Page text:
whatever political, religious, or moral ideas are held by a few dominant minds are
usually accepted by the rest without criticism or analysis. Thus nations are subject to
waves for war, for peace, for reform, and for various other things, and few stop to
consider how they are carried along on the mental tide without adequate reason. They
are possessed of a new set of ideas, often made plausible by the flimsiest arguments,
that instantly blot out their former convictions.
Such an argument in favor of reincarnation is the appeal to the principle of justice, a
principle firmly seated within the human breast. Man is reluctant to believe the
Creator unjust, and ardently seeks some method of reconciling the apparent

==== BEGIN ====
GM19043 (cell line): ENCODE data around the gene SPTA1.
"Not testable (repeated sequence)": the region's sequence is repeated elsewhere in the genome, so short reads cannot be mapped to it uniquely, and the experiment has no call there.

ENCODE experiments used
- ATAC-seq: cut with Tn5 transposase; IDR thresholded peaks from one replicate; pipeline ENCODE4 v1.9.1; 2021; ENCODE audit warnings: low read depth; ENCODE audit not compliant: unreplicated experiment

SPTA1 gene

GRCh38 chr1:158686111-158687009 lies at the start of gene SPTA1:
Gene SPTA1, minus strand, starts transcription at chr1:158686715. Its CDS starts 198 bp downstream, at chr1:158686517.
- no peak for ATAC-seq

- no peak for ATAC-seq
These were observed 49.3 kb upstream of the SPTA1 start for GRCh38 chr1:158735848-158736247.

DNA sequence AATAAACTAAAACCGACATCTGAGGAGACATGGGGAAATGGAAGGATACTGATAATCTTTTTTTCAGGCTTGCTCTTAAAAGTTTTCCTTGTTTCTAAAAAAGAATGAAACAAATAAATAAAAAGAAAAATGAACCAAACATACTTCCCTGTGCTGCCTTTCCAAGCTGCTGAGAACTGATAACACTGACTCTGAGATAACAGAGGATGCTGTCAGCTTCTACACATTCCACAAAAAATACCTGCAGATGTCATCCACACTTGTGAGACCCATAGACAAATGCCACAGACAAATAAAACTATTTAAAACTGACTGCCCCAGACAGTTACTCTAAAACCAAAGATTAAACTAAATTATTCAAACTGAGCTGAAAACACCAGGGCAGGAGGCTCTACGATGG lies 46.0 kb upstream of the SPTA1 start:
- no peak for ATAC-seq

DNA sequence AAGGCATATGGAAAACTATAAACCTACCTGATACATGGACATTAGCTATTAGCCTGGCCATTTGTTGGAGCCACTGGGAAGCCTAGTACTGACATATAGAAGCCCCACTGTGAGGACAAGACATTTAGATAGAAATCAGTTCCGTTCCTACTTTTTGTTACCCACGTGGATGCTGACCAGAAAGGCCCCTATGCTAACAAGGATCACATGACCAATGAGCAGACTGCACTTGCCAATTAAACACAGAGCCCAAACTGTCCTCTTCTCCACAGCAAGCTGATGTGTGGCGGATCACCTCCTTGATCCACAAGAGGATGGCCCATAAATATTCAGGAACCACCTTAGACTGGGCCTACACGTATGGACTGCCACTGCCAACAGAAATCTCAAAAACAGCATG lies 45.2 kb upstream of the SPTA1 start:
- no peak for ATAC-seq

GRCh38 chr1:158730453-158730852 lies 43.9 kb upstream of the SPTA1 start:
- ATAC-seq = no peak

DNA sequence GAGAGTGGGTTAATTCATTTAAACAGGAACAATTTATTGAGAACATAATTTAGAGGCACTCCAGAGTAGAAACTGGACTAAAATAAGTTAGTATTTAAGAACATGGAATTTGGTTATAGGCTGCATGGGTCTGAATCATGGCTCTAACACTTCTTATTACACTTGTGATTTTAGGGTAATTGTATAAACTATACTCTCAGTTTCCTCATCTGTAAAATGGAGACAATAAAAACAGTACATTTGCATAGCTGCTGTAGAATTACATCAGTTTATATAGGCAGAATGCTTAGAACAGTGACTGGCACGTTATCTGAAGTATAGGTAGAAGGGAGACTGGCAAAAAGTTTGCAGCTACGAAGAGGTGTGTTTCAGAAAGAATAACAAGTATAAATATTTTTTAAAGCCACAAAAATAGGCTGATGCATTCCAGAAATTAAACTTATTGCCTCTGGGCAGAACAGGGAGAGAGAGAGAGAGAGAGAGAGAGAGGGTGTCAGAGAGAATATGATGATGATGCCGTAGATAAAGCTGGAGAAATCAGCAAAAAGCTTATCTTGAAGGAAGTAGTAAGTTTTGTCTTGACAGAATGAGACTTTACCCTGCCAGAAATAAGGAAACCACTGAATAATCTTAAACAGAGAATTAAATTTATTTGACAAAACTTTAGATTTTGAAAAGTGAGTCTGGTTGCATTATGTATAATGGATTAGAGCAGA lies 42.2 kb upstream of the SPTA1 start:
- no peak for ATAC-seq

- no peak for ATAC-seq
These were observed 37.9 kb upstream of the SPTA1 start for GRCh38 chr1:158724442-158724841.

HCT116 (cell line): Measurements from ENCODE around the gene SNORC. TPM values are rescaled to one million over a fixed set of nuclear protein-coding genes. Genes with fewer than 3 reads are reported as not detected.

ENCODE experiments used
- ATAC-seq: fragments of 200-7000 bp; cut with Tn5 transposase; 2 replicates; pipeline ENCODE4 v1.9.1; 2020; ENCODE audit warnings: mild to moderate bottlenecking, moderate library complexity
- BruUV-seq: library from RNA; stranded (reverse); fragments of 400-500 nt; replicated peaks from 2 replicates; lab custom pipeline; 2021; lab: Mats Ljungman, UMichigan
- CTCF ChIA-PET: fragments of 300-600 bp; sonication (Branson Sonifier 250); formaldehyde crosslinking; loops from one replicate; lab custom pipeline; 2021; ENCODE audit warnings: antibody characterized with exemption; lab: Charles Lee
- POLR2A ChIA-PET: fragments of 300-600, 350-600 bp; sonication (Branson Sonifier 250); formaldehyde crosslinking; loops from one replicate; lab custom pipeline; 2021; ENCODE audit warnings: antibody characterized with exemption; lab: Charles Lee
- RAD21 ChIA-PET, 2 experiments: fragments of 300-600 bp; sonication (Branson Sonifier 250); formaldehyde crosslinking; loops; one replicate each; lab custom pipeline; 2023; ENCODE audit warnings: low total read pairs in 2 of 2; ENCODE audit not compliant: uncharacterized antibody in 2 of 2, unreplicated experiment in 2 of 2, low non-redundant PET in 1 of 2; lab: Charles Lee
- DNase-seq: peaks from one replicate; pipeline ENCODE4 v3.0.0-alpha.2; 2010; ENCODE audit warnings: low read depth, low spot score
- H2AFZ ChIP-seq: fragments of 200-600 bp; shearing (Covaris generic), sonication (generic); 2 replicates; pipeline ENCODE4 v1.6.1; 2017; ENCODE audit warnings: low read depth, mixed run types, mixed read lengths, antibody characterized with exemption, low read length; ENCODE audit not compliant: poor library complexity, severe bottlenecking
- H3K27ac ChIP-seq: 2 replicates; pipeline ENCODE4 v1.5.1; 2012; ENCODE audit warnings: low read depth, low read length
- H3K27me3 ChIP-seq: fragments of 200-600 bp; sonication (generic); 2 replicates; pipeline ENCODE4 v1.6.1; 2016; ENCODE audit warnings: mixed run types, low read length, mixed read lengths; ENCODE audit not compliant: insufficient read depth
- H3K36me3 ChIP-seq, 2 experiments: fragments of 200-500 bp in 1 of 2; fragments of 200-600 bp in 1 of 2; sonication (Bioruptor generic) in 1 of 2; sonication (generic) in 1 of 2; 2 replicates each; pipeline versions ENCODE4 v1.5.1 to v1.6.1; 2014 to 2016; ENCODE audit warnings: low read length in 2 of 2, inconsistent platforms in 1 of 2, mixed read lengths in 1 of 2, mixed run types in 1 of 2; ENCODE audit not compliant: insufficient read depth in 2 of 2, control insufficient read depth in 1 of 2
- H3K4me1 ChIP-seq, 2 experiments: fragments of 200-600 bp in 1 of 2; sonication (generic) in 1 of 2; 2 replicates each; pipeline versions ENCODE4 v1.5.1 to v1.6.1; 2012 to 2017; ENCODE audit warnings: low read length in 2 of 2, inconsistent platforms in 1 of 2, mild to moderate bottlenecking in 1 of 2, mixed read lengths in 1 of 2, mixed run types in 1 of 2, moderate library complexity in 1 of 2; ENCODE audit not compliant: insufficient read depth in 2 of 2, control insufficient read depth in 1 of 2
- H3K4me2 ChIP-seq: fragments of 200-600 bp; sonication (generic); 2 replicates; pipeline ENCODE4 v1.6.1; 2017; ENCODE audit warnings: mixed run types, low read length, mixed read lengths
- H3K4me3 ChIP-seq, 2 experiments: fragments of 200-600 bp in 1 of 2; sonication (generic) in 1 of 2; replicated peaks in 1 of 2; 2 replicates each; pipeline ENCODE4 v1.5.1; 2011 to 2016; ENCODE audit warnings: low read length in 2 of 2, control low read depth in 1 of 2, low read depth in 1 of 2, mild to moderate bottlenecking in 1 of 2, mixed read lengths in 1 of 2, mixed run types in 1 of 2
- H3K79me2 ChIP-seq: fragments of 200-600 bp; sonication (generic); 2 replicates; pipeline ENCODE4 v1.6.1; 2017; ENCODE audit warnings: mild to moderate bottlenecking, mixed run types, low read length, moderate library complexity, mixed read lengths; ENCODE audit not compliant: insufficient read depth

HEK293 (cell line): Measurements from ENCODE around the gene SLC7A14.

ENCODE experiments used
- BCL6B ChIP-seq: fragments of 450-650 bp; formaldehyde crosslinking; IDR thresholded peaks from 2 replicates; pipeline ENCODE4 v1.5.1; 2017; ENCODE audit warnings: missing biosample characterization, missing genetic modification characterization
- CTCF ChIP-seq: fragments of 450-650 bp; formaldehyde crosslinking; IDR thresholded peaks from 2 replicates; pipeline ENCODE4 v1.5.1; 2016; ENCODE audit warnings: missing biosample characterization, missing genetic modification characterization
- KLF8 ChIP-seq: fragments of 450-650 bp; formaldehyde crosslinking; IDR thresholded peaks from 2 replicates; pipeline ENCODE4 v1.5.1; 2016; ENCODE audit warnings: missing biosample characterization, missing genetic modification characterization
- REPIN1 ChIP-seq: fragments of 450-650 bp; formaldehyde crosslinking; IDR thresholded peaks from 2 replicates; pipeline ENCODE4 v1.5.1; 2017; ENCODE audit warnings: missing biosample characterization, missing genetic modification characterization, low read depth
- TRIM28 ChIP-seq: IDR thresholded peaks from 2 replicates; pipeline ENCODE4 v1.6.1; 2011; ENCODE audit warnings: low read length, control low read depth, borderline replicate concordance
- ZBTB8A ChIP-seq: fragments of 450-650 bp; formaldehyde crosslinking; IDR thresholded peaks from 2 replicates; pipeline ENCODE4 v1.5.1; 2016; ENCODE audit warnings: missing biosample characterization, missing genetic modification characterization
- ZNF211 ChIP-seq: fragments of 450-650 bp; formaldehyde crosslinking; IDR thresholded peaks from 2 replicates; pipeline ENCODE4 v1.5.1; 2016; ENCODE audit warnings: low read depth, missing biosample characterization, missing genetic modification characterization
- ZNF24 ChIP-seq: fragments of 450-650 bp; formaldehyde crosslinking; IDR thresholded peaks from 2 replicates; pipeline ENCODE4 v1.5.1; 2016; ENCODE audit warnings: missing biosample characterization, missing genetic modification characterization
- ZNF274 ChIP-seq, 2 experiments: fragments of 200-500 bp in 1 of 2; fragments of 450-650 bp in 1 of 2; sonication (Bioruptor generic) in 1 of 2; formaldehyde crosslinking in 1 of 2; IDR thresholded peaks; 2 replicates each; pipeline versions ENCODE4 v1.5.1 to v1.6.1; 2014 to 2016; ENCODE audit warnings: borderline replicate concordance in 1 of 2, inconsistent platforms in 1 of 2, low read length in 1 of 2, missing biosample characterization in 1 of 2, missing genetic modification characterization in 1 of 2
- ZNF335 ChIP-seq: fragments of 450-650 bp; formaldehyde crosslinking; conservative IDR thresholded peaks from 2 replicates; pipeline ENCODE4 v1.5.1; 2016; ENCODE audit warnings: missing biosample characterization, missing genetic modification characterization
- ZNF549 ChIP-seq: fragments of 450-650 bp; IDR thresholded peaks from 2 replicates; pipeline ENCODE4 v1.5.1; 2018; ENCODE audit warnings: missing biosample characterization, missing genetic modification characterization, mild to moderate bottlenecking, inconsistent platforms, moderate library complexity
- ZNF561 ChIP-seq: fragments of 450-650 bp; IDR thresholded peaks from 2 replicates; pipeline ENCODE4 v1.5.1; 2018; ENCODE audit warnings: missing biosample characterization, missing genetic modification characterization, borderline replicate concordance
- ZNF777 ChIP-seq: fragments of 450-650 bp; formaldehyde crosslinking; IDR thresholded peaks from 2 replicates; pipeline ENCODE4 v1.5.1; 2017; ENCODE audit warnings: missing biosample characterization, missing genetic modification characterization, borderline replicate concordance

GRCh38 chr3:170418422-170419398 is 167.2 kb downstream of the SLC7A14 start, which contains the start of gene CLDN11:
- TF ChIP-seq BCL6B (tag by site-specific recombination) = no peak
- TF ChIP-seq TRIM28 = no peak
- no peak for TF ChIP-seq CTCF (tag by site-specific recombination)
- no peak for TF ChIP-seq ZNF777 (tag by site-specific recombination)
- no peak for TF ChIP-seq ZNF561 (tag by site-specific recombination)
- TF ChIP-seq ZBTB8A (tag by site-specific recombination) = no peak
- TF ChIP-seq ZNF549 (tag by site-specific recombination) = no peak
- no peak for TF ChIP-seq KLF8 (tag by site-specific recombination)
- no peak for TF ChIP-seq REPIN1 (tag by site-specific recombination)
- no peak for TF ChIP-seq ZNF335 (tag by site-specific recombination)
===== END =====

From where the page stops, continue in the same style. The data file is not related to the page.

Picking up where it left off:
injustices perpetrated by nature. At first glance human reincarnation seems to solve
the problem of these inequalities of life. But a closer scrutiny reveals that it has
completely failed to give a reasonable solution as does a belief in the whims and
caprices of the Jewish Jehovah.
In the first place, if we use these inequalities as material for argument, their value
must be ascertained. If they possess real value the inequalities are real, but if their
value is indeterminate, so also must be the inequalities.
Now the materialist stoutly affirms that health, wealth, honor, intellect, etc., which
form the apparent inequalities of life, are of real value. The occultist, on the other
hand, maintains that the real man is spiritual and immortal, that external experiences
have no value in themselves, but are the means through which real values for the soul
may be created. That is, an experience may be made the means of spiritual progress,
but this value lies not in the experience, but in the soul's attitude toward it.
Consequently, as even the worst calamities may be made a means of soul